Enjoy Not Knowing

Just another American living in Sweden

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get pregnant

Remember when I reverse bucket listed my 2015?

A few things on that list I haven’t written about. That’s what’s happening now.

In 2015 Evelina and I went ahead and got pregnant. For us it takes a little more planning than your average couple. I would like to share with all y’all the adventure we went on to bring our little baby K into the world.


To get started we checked out our options in Sweden. In Sweden you can get three insemination tries for free (or included in their health care system). Going this route Evelina and I would find out very little about our donor. In Sweden they try to match eye color, skin color and hair color of the parter of the woman trying to get pregnant. The deciding factor for us (why we didn’t go this way) was because we would not be guaranteed that the same donor would be available for our possible future children. It is important for *us* to be able to guarantee (to the best of our abilities) that any possible future children will have the same donor. (Key word there being us, many other people chose different options depending on their life situations.)

Once we ruled out the Swedish option we looked around at our other options. This included contacting insemination offices in Denmark, Norway and the US. All these clinics actually use an international donor bank (pretty crazy) so the same donors would be available to us regardless of the clinic.

During the actual insemination process we had to be able to get to the clinic on the drop of a dime. The clinics also say that within three tries most people become pregnant, so if we had chosen a US office we would have had to be there for up to 3 months, so we ruled out using a US office. We ended up deciding to go with the Norwegian clinic after a few e-mail exchanges and going in for a consultation. We were really pleased with the service we received while there, as well as the size of the offices in general. Norway was actually also the fastest option for us, as in we could get there the quickest when it was go time.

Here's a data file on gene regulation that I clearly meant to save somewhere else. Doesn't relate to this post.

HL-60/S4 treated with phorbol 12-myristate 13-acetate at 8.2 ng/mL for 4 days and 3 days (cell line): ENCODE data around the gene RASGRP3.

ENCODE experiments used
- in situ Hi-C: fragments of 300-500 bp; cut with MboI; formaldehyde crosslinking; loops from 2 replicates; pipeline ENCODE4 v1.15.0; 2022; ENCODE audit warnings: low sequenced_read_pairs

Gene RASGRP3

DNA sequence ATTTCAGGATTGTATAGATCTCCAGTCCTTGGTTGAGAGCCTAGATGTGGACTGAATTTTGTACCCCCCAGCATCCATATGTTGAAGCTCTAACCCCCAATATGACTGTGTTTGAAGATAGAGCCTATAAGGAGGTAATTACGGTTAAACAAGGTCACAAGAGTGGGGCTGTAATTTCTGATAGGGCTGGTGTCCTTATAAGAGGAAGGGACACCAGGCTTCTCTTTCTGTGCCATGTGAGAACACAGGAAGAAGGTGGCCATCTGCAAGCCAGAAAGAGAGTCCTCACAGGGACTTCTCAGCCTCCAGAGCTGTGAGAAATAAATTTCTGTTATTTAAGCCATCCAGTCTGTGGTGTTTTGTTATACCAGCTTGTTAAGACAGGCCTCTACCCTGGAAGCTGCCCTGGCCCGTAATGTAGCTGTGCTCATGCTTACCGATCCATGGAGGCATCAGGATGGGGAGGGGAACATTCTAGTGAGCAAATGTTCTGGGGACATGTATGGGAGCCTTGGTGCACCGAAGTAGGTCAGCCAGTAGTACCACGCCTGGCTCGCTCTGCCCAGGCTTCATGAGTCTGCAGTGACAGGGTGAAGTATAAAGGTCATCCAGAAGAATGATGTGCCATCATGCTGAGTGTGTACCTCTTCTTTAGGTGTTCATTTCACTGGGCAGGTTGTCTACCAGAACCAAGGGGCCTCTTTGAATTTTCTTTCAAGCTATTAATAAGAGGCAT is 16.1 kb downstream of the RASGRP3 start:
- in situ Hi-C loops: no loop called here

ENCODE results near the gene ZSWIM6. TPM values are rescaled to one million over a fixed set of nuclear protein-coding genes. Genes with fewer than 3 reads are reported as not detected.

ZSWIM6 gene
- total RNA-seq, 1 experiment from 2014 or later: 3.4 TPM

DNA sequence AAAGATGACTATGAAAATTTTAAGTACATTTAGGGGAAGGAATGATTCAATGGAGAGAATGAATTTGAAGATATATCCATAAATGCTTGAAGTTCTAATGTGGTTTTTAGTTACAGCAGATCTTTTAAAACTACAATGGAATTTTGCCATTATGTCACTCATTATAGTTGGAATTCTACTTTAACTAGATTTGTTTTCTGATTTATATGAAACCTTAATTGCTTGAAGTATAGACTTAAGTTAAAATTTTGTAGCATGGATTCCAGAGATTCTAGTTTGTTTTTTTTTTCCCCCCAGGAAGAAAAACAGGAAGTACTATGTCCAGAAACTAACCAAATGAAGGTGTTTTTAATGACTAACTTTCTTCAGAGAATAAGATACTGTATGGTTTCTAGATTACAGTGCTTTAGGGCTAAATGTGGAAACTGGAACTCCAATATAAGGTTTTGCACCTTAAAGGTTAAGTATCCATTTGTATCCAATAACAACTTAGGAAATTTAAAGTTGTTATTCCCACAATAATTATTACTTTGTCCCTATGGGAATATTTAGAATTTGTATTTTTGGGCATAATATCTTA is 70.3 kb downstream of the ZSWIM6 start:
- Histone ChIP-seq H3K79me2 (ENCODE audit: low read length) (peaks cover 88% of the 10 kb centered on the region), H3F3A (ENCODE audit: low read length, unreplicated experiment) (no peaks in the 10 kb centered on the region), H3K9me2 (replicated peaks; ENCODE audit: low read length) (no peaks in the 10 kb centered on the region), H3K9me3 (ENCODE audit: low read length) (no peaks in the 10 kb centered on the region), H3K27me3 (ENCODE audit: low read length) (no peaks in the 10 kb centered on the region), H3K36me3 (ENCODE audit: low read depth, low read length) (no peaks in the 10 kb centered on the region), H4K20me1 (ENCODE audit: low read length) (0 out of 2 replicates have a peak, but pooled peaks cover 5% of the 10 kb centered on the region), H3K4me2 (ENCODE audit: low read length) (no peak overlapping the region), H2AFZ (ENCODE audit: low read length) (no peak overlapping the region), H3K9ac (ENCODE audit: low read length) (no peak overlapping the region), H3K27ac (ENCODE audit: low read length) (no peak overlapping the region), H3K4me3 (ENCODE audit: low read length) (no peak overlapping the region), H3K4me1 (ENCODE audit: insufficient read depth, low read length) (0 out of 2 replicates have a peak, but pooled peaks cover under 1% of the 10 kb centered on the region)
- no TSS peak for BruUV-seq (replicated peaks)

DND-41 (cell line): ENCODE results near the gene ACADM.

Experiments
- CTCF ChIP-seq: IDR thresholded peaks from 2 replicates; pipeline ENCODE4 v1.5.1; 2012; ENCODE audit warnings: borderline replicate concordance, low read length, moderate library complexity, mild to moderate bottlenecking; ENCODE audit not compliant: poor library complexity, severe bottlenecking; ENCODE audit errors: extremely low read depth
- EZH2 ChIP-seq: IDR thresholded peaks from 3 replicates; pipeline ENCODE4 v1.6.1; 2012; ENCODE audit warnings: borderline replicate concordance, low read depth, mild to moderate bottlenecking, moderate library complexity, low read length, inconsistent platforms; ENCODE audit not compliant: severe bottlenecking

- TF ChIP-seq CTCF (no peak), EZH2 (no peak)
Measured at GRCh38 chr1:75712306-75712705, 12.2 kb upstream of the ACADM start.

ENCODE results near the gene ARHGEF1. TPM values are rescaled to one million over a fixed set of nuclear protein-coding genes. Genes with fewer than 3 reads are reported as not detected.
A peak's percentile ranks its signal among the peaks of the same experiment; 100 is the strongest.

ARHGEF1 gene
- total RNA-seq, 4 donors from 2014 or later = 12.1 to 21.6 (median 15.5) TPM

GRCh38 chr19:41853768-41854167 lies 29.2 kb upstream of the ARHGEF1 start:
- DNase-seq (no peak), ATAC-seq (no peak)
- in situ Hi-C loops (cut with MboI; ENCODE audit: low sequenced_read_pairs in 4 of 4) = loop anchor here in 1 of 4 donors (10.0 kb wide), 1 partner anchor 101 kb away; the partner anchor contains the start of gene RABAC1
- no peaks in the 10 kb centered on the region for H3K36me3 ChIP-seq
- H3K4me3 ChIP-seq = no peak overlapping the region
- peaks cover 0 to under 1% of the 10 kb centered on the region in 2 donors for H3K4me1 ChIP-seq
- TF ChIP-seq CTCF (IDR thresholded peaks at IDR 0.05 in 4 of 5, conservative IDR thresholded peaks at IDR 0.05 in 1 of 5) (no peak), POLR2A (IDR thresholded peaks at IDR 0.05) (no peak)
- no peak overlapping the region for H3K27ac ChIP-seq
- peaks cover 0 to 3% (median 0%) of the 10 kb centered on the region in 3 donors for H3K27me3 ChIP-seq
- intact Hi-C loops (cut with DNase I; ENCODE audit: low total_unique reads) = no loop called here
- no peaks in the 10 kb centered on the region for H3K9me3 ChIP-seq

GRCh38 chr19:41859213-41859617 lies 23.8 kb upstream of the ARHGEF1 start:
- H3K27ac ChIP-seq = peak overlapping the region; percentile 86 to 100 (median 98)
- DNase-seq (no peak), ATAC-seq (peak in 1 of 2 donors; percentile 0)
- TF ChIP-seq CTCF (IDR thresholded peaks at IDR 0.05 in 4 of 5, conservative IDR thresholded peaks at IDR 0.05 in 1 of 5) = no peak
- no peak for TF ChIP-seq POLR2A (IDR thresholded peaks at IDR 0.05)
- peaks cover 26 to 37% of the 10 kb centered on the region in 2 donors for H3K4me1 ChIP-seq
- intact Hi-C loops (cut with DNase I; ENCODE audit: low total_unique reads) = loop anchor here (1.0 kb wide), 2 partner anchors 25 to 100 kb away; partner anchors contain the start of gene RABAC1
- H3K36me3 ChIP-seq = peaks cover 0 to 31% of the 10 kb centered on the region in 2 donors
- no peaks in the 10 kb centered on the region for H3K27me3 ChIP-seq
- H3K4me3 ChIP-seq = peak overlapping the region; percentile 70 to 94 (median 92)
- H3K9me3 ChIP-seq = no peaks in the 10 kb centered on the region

At our consultation we learned all about the finer details of what the process would look like in our specific situation. They were so great and informative. Once we had decided which clinic to use we scrolled through the online profiles of the donors. Which is actually pretty easy to do once you enter a few parameters you know you are looking for. After deciding the donor it was all a waiting game, which ended abruptly on Midsummer’s Eve last year. GO TIME!


Of course we flew Norwegian

Scrambling around the apartment packing and buying plane tickets, before we knew it we were in the air on our way to bring the tiny life that has now become our charmingly beautiful baby girl into the world.



what have i done?!

Do you ever ask yourself, in a panicked squeak, what have I done?

I keep asking myself this. In a panicked squeak in my mind. Why am I repetitively asking myself this? Because I have done something. Something I am not so sure about.

Yes, I question my motives. I question my decision making skills. My sanity.

I have signed up for a marathon. A long marathon. I’ve heard they’re 26.2 miles. That’s 42.2 kilometers. That’s far.

In preparation for my training I have turned to the internet. The internet can solve all your problems. I have learned this. I am here to pass on the knowledge. Surprisingly enough I have not found the perfectly tailored marathon training program to fit all my personal and individual needs. As previously mentioned on this blog I am an active hockey player. This means a schedule of three ice practices and two games per week, starting this week and continuing until the end of February. However, the fact of the matter is, today marks 140 days until the ASICS Stockholm Marathon. So it is training time. Time to go. It was time to go yesterday.

pre-marathon training

I got this t-shirt for marathon training activities. Hopefully I’ll look fitter once the training commences. (Yes, I was paid less for this photo since my face is cropped out.)

I just don’t know how to swing it.

Balancing hockey training and marathon training is going to be quite the act.

Tune in to see how I handle it.


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couch decisions

Yesterday was payday in Sweden. The 25th of every month the Swedes all get a little richer. But pay-day usually means bill pay as well, which no one likes. Okay, maybe that was a huge generalization, but c’mon who likes to spend money on boring things like rent? I say: ew.

Seeing that it’s payday today I’m reminded of a time, not so long ago, where I made one of the biggest purchase of my life. That’s right, we bought a couch. (I don’t have a car…if you all were wondering about how insanely expensive our couch is – it’s not, I just don’t happen to own anything more expensive than it.)

It was a big choice, this couch. With the recent move this summer we got a space upgrade. Meaning our couch that fit perfectly in our 35 cubic meter apartment, now seemed a little tiny. By which I mean little and tiny. So, Evelina and I ventured off to different furniture stores, on the quest for the perfect couch. In the end of weeks of searching we narrowed it down to four (or five?).

At which point I did what any sensible person would do. I mapped out the size of each couch using masking tape on the floor of our new apartment. Logical, I know.

couch tape

looks easy enough, right?

Honestly though this really made a huge difference in spatially planning how the room would look once the couch was added. The tape made it possible to take it from four options to the one clear winner. And I am happy to say that today we are thrilled with the couch choice we made. So have our guests who have used it as a bed. (Namely my brother for three weeks.)